But there is also a lot of misinformation and wrong information on the Internet, especially on social media sites like LinkedIn, where the professionals in the health care or insurance space spout off their opposition to Single Payer/Medicare For All mostly because it will disrupt their businesses and may even cost them their jobs. But never mind that millions of Americans can’t afford insurance, or have very little insurance to protect them in case of severe illness or disease.
These individuals are not physicians, nor are they executives with insurance companies, or hospitals; but rather, they are consultants and analysts who offer their services to the health care industry.
But not all commenters are in the health care field, many are just average business people or citizens who put their two cents into the discussion threads, without knowing what they are talking about, or without any facts to back up their argument.
One common refrain is that Single Payer/Medicare For All is government-controlled health care. It isn’t, it’s government financed health care, but to their minds, any time the government pays for something, they “control” it.
So, Joe’s article today is sorely need to clear up any misconceptions.
Here it is:
It’s the worst kind of government over-reach. It’s an easy solution to a huge problem that will cost nothing. And everything in between. Between now and Election Day you are going to hear a lot about Medicare for All and … Continue reading What’s all this about Single Payer and Medicare For All?
A post on LinkedIn by Jaimy Lee, Health Care Editor at LinkedIn, reported Thursday that a pair of surveys indicated that health care is getting more expensive for many workers in the US.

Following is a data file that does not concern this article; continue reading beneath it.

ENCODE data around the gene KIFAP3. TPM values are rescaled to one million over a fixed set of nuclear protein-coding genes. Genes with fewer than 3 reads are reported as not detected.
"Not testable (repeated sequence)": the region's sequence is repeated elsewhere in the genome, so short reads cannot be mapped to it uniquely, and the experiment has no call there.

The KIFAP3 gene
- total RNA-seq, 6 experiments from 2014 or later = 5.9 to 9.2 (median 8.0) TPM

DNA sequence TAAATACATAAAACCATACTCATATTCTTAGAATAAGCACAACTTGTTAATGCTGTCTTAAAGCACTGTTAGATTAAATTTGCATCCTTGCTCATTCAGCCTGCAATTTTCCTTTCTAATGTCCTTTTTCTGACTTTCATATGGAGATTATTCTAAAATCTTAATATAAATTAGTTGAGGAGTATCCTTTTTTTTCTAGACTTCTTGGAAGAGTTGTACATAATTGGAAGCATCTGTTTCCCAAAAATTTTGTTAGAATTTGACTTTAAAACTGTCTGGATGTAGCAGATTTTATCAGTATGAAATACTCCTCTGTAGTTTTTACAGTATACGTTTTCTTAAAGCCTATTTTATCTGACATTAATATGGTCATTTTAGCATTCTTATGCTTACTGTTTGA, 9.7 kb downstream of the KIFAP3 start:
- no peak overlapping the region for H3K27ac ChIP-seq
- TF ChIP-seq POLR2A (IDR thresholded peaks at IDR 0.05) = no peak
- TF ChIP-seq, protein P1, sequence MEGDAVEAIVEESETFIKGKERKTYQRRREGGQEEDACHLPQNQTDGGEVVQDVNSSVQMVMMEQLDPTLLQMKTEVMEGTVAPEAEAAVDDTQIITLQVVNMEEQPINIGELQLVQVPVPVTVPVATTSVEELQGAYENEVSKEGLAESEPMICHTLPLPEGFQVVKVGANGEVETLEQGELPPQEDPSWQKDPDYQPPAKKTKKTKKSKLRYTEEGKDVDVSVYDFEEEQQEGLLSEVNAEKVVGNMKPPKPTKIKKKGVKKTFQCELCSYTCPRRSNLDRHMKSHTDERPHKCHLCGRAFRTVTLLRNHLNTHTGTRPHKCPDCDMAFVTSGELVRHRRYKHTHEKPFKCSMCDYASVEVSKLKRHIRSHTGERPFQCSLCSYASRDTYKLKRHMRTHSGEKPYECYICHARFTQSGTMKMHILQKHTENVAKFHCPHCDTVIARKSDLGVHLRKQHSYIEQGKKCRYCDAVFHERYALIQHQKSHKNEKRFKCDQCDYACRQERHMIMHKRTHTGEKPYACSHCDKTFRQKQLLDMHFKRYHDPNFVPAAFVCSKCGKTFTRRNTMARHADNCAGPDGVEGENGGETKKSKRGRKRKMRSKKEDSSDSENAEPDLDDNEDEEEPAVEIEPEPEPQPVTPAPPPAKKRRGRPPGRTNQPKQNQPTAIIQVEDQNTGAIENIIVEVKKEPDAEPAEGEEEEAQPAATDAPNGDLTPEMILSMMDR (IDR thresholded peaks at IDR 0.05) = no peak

Ms. Lee states that,
“Of the roughly 50% of Americans who get their health insurance from their employer, the cost of the average single premium rose 3% and the average family premium jumped 5% from 2017 to 2018, according to the Kaiser Family Foundation. That means premium rate increases are rising faster than inflation, which rose 2.5% during the same period.”
In addition, the Kaiser survey reported that:
- The average annual premium last year for one person was $6,896 and $19,616 for a family in 2018. (Workers have to pay for, on average, between 18% and 29% of their premium.)
- The average deductible amount for single coverage in 2018 was $1,573. That’s similar to 2017.
And that a separate survey stated that, 45% of Americans between the ages of 19 and 64 years old were underinsured — meaning they have health insurance but their out-of-pocket costs exceed at least 10% of their household income — in 2018. [Emphasis added]
And, in a blow to those who would like to keep the current employer-based system and not move towards an improved and expanded Medicare-for-All system, a growing number of the underinsured are people who get their health benefits through their employers. That’s up 20% over the last four years. (Traditionally the underinsured are adults who buy insurance on the individual market.)
Ms. Lee closes her post on employer-based health care underinsured workers with the following from Vox:
“In a great historical irony, the evident faults of employer-sponsored insurance are helping fuel a new appetite for Medicare-for-all, a single-payer system where everybody gets health coverage from the government,” writes journalist Dylan Scott. “Shifting 160 million people from the coverage they currently get through their jobs to a new government plan is a lot of disruption — and disruption, especially in health care, has historically made a lot of Americans nervous.”
They may be nervous at first, but it would be much better to be fully insured and nervous for a short time, than to be uninsured and nervous worrying about how they will afford ever increasing costs of insurance.
Medicare-for-All is the only way to provide such piece of mind.
It is rare when someone from the work comp blogosphere crosses into health care and advocates that the US learn from other countries that have universal health care, in whatever form it takes in those countries.
Tom Lynch of Lynch Ryan’s Workers’ Comp Insider blog, did just that with a very detailed analysis of the US health care system compared to that of other Organization for Economic and Cooperative Development (OECD) countries.
Here is Tom’s article:
What does a nation owe its citizens with respect to health care?